The Yanny or Laurel audio clip has taken the world by storm, with people around the web chiming in on which name they hear from the video. The New York Times has come out with a modified Yanny or Laurel audio clip that allows you to use a slider in order to hear either name.
The tool, found here, uses frequency filters on the Yanny or Laurel audio lip in order to allow you to hear a specific name based on where you move this slider. In order to hear laureal, the lower frequencies are emphasized while the higher frequencies are emphasized on the Yanny end – making it easy to hear both,
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The origin of the Yanny or Laurel audio clip actually comes from a poor recording of a robotic iced pronunciation guide for the word “laurel” from vocabulary.com
There are multiple scientific explanations for the reason we hear the audio clip differently, most of them focused around the hearing range of individuals. While the majority of us having a similar range in what we can hear, it seems that some ears favor high or low frequencies which had changed what we hear from the Yanny or Laurel audio clip.
Also at work is the poor quality of the original recording as well as the frequency reproduction ranges of different types of speakers and headphones – essentially meaning that the quality and range of your listening device may have a large impact over whether you hear Yanny or Laurel.
Strangely enough, it seems as if whether one hears Yanny or Laurel depends on when they listen to it too, with multiple users from around the web reporting that their hearing of the phrase has differed each time they listen to the clip. It’s.a bizarre phenomenon resulting from an innocuous and low-quality pronunciation that draws attention to how hearing and recording works.
As for the origin of this phenomenon, the poll regarding the Yanny or Laurel audio clip was originally posted on Instagram, Reddit, and other sites by a collection of high school students who said that it had been recorded from the vocabulary site as mentioned above.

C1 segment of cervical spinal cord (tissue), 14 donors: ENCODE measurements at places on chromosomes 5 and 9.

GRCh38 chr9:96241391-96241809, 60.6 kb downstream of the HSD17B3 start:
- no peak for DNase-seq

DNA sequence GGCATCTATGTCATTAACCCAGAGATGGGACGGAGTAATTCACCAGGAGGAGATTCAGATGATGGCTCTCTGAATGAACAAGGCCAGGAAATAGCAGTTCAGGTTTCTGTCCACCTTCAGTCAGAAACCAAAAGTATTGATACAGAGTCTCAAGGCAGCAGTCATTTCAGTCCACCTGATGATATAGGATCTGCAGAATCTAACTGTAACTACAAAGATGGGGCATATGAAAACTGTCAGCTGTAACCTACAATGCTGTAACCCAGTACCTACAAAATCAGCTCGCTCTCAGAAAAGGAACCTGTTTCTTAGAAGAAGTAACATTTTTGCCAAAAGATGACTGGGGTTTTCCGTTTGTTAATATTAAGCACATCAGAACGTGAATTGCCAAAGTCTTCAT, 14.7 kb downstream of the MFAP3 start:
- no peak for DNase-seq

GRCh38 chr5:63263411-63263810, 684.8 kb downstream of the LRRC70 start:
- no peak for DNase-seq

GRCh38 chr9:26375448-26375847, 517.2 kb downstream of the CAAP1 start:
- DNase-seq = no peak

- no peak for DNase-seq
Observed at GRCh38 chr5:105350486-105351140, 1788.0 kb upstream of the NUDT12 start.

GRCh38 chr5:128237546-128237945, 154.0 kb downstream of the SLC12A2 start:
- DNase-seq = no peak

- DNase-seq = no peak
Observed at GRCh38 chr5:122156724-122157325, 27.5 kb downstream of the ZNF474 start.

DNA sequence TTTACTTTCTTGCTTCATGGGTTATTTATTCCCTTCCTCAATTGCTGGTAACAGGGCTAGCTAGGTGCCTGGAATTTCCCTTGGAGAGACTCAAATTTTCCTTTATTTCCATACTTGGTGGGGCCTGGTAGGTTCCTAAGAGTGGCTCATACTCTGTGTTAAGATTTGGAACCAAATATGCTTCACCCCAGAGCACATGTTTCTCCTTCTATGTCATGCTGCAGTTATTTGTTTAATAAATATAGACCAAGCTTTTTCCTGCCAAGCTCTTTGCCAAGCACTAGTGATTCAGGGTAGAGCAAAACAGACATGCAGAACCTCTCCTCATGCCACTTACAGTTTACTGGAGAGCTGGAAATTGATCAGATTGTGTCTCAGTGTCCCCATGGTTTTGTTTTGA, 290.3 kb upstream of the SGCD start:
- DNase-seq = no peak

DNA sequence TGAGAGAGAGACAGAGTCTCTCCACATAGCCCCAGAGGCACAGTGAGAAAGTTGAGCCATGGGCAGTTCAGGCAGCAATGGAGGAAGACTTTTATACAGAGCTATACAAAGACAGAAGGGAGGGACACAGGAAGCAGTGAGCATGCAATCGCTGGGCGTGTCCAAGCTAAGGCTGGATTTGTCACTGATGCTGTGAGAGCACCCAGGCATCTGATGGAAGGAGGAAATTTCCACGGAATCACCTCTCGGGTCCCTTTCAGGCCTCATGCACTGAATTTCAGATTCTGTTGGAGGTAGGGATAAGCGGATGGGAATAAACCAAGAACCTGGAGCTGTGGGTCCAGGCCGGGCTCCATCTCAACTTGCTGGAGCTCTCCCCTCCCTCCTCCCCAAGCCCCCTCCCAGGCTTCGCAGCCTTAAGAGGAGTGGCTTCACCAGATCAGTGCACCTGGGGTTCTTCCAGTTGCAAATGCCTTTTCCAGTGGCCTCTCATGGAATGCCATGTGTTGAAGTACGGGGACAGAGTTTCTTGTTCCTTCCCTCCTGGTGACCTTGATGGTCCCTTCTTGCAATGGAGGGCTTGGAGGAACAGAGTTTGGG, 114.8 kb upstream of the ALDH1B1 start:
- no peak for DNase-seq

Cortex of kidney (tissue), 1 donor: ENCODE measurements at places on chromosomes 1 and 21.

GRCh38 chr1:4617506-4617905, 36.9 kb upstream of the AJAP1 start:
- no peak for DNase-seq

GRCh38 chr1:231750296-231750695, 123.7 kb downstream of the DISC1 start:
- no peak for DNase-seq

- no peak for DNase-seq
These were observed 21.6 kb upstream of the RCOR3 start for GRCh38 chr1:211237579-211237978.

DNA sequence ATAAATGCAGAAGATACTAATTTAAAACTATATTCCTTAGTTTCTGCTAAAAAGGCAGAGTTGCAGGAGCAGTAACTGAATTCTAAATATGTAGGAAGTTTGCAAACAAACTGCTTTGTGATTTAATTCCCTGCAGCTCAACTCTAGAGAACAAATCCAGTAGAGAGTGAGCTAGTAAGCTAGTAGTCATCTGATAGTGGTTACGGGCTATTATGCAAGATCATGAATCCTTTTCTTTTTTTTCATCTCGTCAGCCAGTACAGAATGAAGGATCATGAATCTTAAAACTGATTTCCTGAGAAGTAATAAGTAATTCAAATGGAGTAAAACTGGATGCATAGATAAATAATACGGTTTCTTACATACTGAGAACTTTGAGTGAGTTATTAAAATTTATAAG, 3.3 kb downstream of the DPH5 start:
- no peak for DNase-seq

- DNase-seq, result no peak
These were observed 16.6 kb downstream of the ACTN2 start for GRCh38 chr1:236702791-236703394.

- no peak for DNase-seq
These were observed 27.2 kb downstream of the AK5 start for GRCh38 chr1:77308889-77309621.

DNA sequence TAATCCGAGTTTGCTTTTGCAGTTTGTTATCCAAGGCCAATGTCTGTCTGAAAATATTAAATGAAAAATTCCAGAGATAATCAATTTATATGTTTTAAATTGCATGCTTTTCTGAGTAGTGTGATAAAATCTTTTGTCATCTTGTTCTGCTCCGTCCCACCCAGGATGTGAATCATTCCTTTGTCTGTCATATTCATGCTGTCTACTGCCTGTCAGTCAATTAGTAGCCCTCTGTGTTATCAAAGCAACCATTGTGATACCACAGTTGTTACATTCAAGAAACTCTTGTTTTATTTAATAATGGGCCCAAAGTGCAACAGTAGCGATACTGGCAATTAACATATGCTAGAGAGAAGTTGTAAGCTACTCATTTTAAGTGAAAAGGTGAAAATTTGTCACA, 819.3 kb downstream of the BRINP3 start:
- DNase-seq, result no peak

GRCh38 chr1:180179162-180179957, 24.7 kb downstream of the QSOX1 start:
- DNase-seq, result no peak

The clip is, indeed, a recording of the word “laurel” – stemming from the word for a wreath worn on the head, “usually a symbol of victory.”
As mentioned above, the recording of the word Laurel has lower audio frequencies and relatively faint higher frequencies. However, when you play it over speakers and re-record it, it introduces noise and exaggerates the higher frequencies – making the clip sound like Yanny to many users.
A good way in order to understand the dynamics at work is to look at a type of chart called a spectrogram, which is essentially a way that you can visualize the strength of different sound frequencies that vary over time.
The spectrograms show the word “laurel” as strong in the low frequencies while “yanny” is strong in the higher frequencies. The audio clip shows a mix of both, which explains why different people hear different things.
Overall, it appears as if the Yanny or Laurel audio clip is laurel after all, but that doesn’t necessarily mean that the rest of us are hearing it wrong. It’s clear that the quality of the clip is very low and the mixing of frequencies makes it quite easy for someone to hear something different. With such a range of frequencies, it’s also possible for the sound to change for a person over the course of a day or two as well.
Hopefully the New York Times tool included above helps you understand the Yanny or Laurel clip a little better, and at the very least it will give you the chance to hear the same word that all your friends are hearing.